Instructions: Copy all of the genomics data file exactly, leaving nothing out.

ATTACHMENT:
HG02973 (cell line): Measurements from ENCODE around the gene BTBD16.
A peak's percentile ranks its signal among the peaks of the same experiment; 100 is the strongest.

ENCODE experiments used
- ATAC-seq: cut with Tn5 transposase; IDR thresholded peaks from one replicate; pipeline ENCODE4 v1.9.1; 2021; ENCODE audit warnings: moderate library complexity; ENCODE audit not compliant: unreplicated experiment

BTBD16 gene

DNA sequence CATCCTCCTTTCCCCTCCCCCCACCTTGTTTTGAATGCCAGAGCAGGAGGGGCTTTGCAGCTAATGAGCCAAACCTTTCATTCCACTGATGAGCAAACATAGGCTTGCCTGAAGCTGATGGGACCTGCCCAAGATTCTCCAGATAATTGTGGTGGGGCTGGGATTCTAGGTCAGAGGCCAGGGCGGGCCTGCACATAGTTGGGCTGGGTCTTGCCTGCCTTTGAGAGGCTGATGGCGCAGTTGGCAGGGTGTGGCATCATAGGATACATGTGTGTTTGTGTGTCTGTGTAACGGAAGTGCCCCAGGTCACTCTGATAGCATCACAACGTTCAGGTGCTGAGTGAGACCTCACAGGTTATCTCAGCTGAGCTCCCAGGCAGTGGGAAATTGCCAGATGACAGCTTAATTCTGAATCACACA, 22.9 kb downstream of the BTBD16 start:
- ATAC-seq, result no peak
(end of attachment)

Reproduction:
HG02973 (cell line): Measurements from ENCODE around the gene BTBD16.
A peak's percentile ranks its signal among the peaks of the same experiment; 100 is the strongest.

ENCODE experiments used
- ATAC-seq: cut with Tn5 transposase; IDR thresholded peaks from one replicate; pipeline ENCODE4 v1.9.1; 2021; ENCODE audit warnings: moderate library complexity; ENCODE audit not compliant: unreplicated experiment

BTBD16 gene

DNA sequence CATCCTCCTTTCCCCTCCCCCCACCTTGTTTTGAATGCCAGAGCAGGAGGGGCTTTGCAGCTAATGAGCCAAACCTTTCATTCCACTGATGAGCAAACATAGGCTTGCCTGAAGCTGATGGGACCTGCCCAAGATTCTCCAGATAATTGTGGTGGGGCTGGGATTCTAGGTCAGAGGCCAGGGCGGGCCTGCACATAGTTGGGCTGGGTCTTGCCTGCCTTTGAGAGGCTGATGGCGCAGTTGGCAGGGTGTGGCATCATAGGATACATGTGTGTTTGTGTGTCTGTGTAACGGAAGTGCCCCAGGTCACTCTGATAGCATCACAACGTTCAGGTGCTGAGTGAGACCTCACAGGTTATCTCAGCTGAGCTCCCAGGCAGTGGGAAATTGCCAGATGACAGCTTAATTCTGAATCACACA, 22.9 kb downstream of the BTBD16 start:
- ATAC-seq, result no peak